Xi’an Terracotta Warriors
Today, we explore The Terracotta Warriors, one of China’s greatest archaeological discoveries. More than eight thousand clay soldiers, horses, and chariots forced to serve in Emperor Qin Shihuang’s army in his afterlife stand on guard. The Terracotta Warrior Museum consists of three excavation pits, an exhibition of ancient weapons, and a bronze and chariot exhibition room. It’s about an hour drive to the parking lot of the museum.
Arriving early enough to beat the crowd, our group is able to claim a spot along the railing with a great view. We are amazed at the overall size of the first pit discovered in nineteen seventy-four. Endless rows of terracotta statues stand in lines separated by dirt walls streaked with ash.
Many of the soldiers have curved hands grasping a missing weapon stolen during the raiding and scorching by Xiang Yu. The soldiers stand facing east at five foot and eleven inches high. Molds were used to create the warriors’ heads, arms, hands, legs, and hollow torsos. After the heads were made, artists used clay to create a unique expression for each warrior.
Leaving the first pit, we walk to the second vault still undergoing excavation. Here, cavalry and infantry soldiers, kneeling and standing archers, and chariots were found. The kneeling archer being more compact, was able to withstand the pressure and is the best preserved of the warriors.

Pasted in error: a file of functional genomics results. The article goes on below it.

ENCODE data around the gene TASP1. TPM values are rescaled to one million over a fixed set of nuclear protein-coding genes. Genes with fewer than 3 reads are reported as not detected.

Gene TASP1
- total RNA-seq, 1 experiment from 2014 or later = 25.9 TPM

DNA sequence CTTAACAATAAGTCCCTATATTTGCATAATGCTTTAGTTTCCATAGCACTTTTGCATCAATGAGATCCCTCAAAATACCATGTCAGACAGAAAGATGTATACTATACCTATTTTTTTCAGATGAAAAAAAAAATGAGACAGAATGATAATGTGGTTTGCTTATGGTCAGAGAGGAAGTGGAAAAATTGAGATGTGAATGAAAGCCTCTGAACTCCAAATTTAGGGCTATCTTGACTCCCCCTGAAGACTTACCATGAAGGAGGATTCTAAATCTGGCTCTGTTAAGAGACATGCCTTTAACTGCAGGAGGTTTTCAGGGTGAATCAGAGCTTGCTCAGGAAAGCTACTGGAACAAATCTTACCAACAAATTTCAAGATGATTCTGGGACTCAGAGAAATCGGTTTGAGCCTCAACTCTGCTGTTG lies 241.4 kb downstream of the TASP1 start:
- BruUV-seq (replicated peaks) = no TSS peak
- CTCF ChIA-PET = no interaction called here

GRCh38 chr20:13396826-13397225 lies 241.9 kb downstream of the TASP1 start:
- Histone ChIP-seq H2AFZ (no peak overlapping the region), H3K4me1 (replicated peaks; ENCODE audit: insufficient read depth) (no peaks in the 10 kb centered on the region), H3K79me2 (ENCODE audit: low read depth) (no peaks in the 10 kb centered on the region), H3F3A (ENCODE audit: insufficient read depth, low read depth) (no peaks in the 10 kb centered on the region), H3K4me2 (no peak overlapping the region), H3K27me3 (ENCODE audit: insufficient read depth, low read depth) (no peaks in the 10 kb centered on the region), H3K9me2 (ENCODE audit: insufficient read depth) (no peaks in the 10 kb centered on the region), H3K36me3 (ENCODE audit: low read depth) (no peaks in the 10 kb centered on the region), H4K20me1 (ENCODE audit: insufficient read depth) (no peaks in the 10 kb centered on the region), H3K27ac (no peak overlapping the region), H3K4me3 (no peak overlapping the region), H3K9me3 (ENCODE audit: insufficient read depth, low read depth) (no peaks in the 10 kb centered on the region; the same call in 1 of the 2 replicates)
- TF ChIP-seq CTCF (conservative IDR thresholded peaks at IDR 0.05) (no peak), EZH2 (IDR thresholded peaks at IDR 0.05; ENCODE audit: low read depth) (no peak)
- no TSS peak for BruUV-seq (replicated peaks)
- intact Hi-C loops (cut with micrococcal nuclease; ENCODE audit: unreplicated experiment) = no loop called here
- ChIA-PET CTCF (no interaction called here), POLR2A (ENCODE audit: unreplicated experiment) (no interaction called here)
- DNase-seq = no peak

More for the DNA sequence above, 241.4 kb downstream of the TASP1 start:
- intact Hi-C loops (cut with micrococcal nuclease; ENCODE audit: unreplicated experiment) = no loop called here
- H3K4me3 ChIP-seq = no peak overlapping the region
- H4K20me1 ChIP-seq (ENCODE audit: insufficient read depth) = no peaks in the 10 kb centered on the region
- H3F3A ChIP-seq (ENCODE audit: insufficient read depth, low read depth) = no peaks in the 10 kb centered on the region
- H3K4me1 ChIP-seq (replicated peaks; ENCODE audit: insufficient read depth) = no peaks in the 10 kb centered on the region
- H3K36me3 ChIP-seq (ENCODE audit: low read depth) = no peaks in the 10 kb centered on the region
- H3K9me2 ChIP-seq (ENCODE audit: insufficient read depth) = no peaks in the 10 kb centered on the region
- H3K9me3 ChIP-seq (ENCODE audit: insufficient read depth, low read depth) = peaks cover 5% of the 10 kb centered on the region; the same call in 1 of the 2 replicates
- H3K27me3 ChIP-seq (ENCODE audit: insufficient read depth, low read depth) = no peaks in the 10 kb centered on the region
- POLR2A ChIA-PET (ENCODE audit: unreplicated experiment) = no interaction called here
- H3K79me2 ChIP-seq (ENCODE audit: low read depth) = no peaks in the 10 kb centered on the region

Labeled warriors patiently waiting for their head, arms, hands, or legs to be found are scatted throughout the site. Moving on, we walk to the third pit, the command post. This is the smallest pit and is also still being excavated. Piles of legs, arms, and torsos lie waiting to become whole again.
Several well preserved warriors are on display for an up close look in the weapons and bronze chariot exhibits. The layered armored sleeves, thin mustaches, a chipped horse hoof, and studded armor carved from clay look almost lifelike through the glass case. At one time, the warriors stood vibrant with color; but as the warriors are excavated the paint reacts to the air vanishing the color almost immediately. Scientists continue to search for an answer to preserving the colors of the past.
We continue to the weapons exhibition where weapons surviving the raid, once clutched by the terracotta warriors are displayed. Scientists were stumped to find the weapons showing no sign of corrosion. Further discovery revealed the swords contain a protective coating of chromium ten to fifteen microns thick. The chrome plating technology protecting against corrosion was used in China two thousand and twenty years before it was “invented” by the Germans in nineteen thirty-seven, and then again by the Americans in nineteen fifty. We pass through the bronze and chariot exhibition. Most of the bronze has faded to green over time.
After a short drive, we stop for lunch at a local home. Plates of sauteed vegetables, shredded potatoes, white rice, asparagus, spicy pepper relish, and Mandarin pancakes are brought to the table. For dessert, caramel coated potatoes are brought to the table. It must be eaten quickly but carefully before the molten caramel cools into a hard, tooth breaking shell around the potatoes. It’s an interesting combination of caramel and French fries. After a filling meal, we walk to the Muslim Quarter, a bustling web of vendors, restaurants, and shops.